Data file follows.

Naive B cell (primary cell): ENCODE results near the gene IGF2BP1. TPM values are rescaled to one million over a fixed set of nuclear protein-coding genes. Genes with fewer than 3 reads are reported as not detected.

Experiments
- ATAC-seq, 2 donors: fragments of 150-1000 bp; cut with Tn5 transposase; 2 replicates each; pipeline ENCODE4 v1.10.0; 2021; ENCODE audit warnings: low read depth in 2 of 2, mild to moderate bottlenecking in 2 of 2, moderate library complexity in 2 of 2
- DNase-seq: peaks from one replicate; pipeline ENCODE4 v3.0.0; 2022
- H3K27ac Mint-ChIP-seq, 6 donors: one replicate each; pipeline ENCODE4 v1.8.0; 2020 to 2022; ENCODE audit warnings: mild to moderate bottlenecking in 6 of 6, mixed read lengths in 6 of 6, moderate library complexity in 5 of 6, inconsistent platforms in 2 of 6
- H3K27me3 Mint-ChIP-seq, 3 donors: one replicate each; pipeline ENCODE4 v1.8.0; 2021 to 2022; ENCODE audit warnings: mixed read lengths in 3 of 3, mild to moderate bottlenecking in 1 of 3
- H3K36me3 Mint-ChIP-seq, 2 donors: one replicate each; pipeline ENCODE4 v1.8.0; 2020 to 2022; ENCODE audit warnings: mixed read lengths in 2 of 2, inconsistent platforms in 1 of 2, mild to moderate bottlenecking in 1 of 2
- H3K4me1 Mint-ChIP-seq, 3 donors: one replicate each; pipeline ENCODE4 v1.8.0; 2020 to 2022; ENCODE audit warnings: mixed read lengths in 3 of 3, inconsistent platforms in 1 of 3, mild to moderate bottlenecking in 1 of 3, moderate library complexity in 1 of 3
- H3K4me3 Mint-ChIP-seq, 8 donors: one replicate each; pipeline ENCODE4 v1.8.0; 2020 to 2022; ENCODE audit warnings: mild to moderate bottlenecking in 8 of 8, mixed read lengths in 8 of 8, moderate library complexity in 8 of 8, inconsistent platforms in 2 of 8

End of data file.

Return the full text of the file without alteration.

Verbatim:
Naive B cell (primary cell): ENCODE results near the gene IGF2BP1. TPM values are rescaled to one million over a fixed set of nuclear protein-coding genes. Genes with fewer than 3 reads are reported as not detected.

Experiments
- ATAC-seq, 2 donors: fragments of 150-1000 bp; cut with Tn5 transposase; 2 replicates each; pipeline ENCODE4 v1.10.0; 2021; ENCODE audit warnings: low read depth in 2 of 2, mild to moderate bottlenecking in 2 of 2, moderate library complexity in 2 of 2
- DNase-seq: peaks from one replicate; pipeline ENCODE4 v3.0.0; 2022
- H3K27ac Mint-ChIP-seq, 6 donors: one replicate each; pipeline ENCODE4 v1.8.0; 2020 to 2022; ENCODE audit warnings: mild to moderate bottlenecking in 6 of 6, mixed read lengths in 6 of 6, moderate library complexity in 5 of 6, inconsistent platforms in 2 of 6
- H3K27me3 Mint-ChIP-seq, 3 donors: one replicate each; pipeline ENCODE4 v1.8.0; 2021 to 2022; ENCODE audit warnings: mixed read lengths in 3 of 3, mild to moderate bottlenecking in 1 of 3
- H3K36me3 Mint-ChIP-seq, 2 donors: one replicate each; pipeline ENCODE4 v1.8.0; 2020 to 2022; ENCODE audit warnings: mixed read lengths in 2 of 2, inconsistent platforms in 1 of 2, mild to moderate bottlenecking in 1 of 2
- H3K4me1 Mint-ChIP-seq, 3 donors: one replicate each; pipeline ENCODE4 v1.8.0; 2020 to 2022; ENCODE audit warnings: mixed read lengths in 3 of 3, inconsistent platforms in 1 of 3, mild to moderate bottlenecking in 1 of 3, moderate library complexity in 1 of 3
- H3K4me3 Mint-ChIP-seq, 8 donors: one replicate each; pipeline ENCODE4 v1.8.0; 2020 to 2022; ENCODE audit warnings: mild to moderate bottlenecking in 8 of 8, mixed read lengths in 8 of 8, moderate library complexity in 8 of 8, inconsistent platforms in 2 of 8